Q21 What step should a prospective volunteer consider before seeking a volunteer position?
A Step 1 - Identify your personal goals.
Knowing your personal goals will help you choose a volunteer position that's right for you. Ask yourself, "Why do I want to volunteer? What are my goals? Do I want to make a difference in my career, my social life, my community, or something else? What do I hope to gain? To give? To learn?"
Step 2 - Assess your skills and interests.
What are you good at? What do you enjoy? What skills would you like to improve? If you have volunteered in the past, you can think about the things you liked the most and least about your experience. Be specific. Do you like working indoors or outdoors? Independently or with others? Would you choose to work in a behind-the -scenes position, such as a clerical assistant in the office of a partner agency, or in a position that provides direct service, such as a campground host or veterans' health volunteer?
Step 3 - Determine your time commitment.
Be realistic. After completing the above steps, you may feel anxious to get started. Before you do, try making a chart of the number of hours you spend on daily activities--job, family, friends, hobbies, chores, etc.--and see how much time is left. Then decide how many of these hours you are willing to donate to a volunteer position.
Q22 What are my rights and responsibilities as a volunteer?
* Clear, Appropriate Assignment
* Fulfilling Work
* Orientation and Training
* Informed Involvement with Agency
* Supervision and Support
* Development of Individual Potential
* Recognition of Service
* Time put to Best Use
* Safe, Healthy Working Conditions
* Right to terminate a volunteer agreement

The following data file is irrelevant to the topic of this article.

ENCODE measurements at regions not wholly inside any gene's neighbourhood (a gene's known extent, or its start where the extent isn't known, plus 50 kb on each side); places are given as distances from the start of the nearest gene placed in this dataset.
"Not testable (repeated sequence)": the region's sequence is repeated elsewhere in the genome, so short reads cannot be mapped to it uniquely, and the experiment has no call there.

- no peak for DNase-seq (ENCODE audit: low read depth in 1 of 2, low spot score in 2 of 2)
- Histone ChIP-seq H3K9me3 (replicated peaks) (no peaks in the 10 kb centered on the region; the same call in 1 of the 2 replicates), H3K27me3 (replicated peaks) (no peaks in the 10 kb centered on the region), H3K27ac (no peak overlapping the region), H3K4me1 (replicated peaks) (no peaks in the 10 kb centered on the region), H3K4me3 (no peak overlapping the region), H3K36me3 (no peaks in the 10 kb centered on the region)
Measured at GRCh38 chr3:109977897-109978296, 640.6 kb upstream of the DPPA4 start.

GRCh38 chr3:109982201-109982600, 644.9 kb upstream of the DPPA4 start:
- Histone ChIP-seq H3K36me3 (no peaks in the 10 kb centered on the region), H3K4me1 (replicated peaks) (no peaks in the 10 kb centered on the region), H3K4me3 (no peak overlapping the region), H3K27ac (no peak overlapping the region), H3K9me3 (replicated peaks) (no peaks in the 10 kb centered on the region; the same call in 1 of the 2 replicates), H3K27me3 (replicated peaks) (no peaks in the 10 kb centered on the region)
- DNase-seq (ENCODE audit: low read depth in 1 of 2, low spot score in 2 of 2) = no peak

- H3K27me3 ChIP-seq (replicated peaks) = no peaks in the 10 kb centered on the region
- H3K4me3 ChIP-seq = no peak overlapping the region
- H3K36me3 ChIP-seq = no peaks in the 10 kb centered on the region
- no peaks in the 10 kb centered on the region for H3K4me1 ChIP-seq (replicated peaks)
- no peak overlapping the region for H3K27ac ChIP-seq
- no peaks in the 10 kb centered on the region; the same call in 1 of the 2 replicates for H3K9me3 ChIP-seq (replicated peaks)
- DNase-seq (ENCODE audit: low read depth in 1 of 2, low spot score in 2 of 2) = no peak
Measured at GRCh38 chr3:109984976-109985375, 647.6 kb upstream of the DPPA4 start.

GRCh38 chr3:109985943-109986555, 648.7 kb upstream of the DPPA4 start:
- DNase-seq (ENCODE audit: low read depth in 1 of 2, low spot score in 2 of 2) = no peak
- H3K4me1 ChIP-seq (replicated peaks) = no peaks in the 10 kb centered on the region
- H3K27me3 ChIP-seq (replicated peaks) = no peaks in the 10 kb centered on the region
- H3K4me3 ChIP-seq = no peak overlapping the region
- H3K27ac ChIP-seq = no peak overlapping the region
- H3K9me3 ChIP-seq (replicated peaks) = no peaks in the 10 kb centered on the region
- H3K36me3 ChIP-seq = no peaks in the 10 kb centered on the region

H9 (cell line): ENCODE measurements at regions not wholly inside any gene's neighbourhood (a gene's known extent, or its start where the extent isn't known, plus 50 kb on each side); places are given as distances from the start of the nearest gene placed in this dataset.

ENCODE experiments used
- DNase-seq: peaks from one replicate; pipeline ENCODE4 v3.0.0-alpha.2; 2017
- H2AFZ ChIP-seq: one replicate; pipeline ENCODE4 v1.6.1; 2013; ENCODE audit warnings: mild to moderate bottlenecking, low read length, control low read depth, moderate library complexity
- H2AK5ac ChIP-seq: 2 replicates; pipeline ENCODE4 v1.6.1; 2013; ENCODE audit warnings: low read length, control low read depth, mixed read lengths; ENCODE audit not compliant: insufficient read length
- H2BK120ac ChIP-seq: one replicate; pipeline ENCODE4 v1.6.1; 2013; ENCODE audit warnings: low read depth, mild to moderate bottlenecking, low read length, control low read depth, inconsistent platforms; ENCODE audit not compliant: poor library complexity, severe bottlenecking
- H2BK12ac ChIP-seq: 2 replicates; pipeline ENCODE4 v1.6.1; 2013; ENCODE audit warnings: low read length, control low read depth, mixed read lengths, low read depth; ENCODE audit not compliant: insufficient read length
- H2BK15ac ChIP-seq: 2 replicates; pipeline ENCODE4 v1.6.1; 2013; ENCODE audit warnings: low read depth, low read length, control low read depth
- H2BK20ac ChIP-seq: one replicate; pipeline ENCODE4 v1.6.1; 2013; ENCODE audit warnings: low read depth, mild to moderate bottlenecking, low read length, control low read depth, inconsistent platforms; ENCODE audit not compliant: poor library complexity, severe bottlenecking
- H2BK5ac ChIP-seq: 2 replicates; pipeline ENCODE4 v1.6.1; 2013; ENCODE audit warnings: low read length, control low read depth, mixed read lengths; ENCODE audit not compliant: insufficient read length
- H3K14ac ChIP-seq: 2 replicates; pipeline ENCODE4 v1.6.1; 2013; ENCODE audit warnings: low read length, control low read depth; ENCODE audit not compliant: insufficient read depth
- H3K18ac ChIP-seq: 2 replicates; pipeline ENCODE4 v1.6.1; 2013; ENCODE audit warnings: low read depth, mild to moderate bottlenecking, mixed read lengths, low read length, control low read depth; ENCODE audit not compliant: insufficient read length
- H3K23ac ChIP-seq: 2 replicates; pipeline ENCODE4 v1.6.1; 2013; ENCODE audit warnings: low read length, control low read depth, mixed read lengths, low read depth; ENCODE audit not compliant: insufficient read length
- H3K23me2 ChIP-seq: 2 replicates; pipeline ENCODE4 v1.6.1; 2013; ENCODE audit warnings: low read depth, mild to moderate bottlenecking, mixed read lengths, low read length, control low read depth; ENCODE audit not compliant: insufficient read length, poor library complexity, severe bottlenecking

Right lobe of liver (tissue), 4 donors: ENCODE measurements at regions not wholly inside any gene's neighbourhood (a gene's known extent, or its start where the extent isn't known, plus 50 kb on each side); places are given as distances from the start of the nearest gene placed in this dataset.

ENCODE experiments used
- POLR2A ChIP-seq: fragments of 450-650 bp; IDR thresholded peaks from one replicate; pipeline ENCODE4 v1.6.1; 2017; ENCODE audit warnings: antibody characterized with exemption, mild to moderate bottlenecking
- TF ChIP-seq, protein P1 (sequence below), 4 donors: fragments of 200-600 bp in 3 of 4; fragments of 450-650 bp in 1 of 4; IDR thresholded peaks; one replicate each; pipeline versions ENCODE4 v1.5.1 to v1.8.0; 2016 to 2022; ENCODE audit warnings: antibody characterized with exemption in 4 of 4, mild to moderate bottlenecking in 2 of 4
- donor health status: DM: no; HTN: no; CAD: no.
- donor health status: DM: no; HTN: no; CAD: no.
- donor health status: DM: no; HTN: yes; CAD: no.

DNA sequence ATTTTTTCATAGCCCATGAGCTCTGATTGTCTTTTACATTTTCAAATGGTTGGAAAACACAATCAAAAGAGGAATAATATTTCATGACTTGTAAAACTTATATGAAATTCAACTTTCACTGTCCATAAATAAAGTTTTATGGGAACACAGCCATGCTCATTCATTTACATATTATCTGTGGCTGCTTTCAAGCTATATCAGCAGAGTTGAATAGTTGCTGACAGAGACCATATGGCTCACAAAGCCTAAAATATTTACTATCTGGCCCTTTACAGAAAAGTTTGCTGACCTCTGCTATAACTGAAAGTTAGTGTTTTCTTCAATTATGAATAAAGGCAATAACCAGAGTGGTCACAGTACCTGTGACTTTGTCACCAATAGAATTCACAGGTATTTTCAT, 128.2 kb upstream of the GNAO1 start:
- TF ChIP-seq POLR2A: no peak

* Be Honest about Goals, Skills, Limitations and Motivations
* Fulfill Your Commitment
* Maintain Confidentiality
* Cooperate With Staff
* Be Flexible and keep an Open Mind
* Stay Informed
* Participate in Training
* Ask for Help or Clarification
* Understand Your Role as a Volunteer
Q22A What are the rights and responsibilities of the agency?
* Screen or Redirect Volunteers
* Request References
* Require Volunteers to Attend Training
* Expect Volunteers to be Responsible
* Reassign Volunteers
* Receive Notice of Leaving
* Terminate a volunteer agreement
* Interview candidates for Best Placement
* Provide a Written Position Description
* Treat Volunteers as Valuable Team-Members
* Inform of special events for the workforce
* Provide Supervision
* Seek and Respect Volunteer Contributions
* Conduct an Exit Interview
Q23 What is Volunteer.Gov/Gov?
A Volunteer.Gov/Gov is a one-stop recruitment internet-based website that revolutionizes the matching of volunteer interests and abilities with available opportunities in the public sector nationwide.
Q24 How does Volunteer.Gov/Gov work?
A Individuals will be able to search for volunteer opportunities by the following criteria: volunteer activity, location of opportunity, effective date of the opportunity, the sponsoring partner and by keyword search.
Q25 Where are the volunteer positions located?